What is White Tie?
White tie is the most formal type of dress for grand occasions. Some invitations may specify this style of dress, and given that these occasions are quite formal, knowing exactly what to wear is important. It’s considered insulting or lacking in manners not to conform to this dress code when required, but is also considered overdressing when white tie is worn when the only requirement is black tie, the next rank down in dress code.
For men, white tie means wearing a tailcoat. This coat or jacket is short or waist-length in the front but has two tails in the back that should reach to the knees. It may also be called a swallowtail coat because of the “wings” on the back of the jacket.
The pants included in this outfit are black and may have a satin stripe down the outside of the leg. Pants should be of the highest quality materials, like wool or wool/silk blends. A white shirt is worn with a dickie, also called a tuxedo front. This is a false shirt that is rigid, may be attached to the collar of the tux or shirt, and can be tucked into a cummerbund. A white wing collar is also attached to the white shirt.
White tie truly does require a white-colored tie for men. This normally must be a bow tie, usually made of fine quality cotton. For socks and shoes, men should don a good quality silk sock, though they can usually get away with something a less fancy. Shoes are most often made of patent leather. If an overcoat is worn, this must be an opera coat, and the only appropriate hat choice is the top hat.
There are exceptions to the white tie dress code for men. People wearing full military dress may be exempt from the rule. Also, those wearing state costumes, for example kilts, can wear these in place of the standard accoutrements. Ministers can attend white tie events in simple clerical dress.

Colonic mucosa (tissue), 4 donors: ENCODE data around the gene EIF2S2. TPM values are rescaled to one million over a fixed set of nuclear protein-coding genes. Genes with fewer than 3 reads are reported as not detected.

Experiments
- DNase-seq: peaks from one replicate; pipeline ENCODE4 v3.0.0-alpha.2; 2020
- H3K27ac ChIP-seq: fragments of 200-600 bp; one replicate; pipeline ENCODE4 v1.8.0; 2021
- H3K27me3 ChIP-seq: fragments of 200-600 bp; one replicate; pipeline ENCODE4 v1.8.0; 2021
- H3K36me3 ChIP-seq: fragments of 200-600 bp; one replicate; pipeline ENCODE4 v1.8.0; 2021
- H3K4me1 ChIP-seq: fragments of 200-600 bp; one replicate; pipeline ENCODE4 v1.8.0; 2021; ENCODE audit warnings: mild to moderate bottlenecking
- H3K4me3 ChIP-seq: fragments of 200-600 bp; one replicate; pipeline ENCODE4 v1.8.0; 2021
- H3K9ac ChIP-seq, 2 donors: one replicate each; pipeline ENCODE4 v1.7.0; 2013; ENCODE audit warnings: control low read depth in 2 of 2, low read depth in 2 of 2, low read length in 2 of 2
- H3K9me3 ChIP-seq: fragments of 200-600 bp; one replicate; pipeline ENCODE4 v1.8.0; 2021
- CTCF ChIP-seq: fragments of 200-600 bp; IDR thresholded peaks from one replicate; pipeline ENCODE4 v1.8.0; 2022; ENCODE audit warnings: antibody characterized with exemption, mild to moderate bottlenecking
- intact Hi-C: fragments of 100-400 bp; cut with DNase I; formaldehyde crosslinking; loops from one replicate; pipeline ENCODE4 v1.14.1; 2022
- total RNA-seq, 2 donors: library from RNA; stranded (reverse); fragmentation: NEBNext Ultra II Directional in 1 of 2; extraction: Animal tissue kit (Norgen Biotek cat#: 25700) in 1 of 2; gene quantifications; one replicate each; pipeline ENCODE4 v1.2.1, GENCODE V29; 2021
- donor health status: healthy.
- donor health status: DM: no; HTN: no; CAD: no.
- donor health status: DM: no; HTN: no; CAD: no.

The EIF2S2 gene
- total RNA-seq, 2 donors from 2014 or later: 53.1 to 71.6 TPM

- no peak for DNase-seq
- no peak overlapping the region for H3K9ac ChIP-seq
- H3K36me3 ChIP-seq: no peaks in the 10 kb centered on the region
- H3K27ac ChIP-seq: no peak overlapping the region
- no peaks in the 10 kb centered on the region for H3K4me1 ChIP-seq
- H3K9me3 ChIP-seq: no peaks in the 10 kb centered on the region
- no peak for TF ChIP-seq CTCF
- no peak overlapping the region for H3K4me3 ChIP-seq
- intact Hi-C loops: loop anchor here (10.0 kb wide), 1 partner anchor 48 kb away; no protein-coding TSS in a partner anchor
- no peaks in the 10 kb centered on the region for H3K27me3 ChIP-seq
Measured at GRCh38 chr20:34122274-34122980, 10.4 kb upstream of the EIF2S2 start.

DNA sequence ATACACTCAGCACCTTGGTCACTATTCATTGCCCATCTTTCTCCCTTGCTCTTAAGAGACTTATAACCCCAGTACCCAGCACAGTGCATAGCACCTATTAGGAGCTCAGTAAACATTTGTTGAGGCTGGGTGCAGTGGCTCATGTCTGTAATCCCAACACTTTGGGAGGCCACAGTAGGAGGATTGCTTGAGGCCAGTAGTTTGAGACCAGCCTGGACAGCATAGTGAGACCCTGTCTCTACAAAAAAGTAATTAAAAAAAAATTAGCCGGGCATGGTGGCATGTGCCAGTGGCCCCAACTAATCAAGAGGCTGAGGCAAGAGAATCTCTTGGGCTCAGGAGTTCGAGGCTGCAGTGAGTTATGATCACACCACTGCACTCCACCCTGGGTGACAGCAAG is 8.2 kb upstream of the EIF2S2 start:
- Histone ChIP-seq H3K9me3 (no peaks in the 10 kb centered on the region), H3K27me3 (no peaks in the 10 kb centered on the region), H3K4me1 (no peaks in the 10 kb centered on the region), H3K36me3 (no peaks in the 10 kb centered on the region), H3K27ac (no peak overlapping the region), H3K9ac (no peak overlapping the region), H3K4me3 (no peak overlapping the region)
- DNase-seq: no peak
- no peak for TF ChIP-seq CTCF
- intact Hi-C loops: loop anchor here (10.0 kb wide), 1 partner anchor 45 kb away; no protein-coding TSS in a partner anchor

For women, this style requires the most formal gowns. This means full-length gowns accompanied by elbow length silk or cotton gloves. Shorter gowns or tea length gowns, unless worn by younger girls, are not considered acceptable.
Occasions calling for white tie can include state dinners, debutante balls, some weddings, and premieres of operas. This style of dress used to be required at awards shows like the Academy Awards, but now dress requirements are less formal and frequently flouted. For formal weddings, occasionally the bridal party will dress in white tie, but only require their guests to dress in formal or black tie wear. It all depends upon the importance of the people marrying and their ability to command their guests to dress in a certain fashion.
How appropriate is the Cravat or Ascot to a white tie affair?
I would like to add a very important comment about the length of the ladies' gloves: The rule in that matter is very clear: the shorter the sleeve, the longer the glove. So basically if the dress is sleeveless, the gloves should be at least opera-length but of course the ideal length would be shoulder-length.
Regarding trousers: they must have two braids (in silk matching the lapels, typically grosgrain), and wool/silk is totally out of the question. Worsted yarn in a barathea (which is matte) weave must be used. Any glossy sheen is tacky and crass.
Shoes must be patent, and must be court shoes (opera pumps). Low patent Oxfords may be more common in America.
An opera coat is for the opera only. The typical coat nowadays is a navy Chesterfield or guard's coat (less common). An Inverness is the classic historical coat.
No-one is exempt from the white tie rule; everyone must wear white tie, which may differ depending on the situation (officers wear the appropriate white tie mess dress, not ordinary black tie mess dress). Similarly, there is a huge variation in clerical dress, and there is a whole special white tie Highland dress, with a special kilt, coatee, etc.
I would add for women that gloves long enough to cover the elbows must be worn: there must never, ever be any skin contact between men and women, and men escort women on their arms, so these must be suitably covered (even I have never seen silk dancing gloves worn by men these days though).
No one has worn a dickie in many decades, and it was considered low-class then. The correct white-tie shirt is stiff-fronted with a detachable wing collar. It does not tuck into a cummerbund because the cummerbund is only worn with black tie (the tuxedo.) The white-tie waist covering is a low-cut white vest in cotton pique. "Normally" a bow tie? Always a bow tie.
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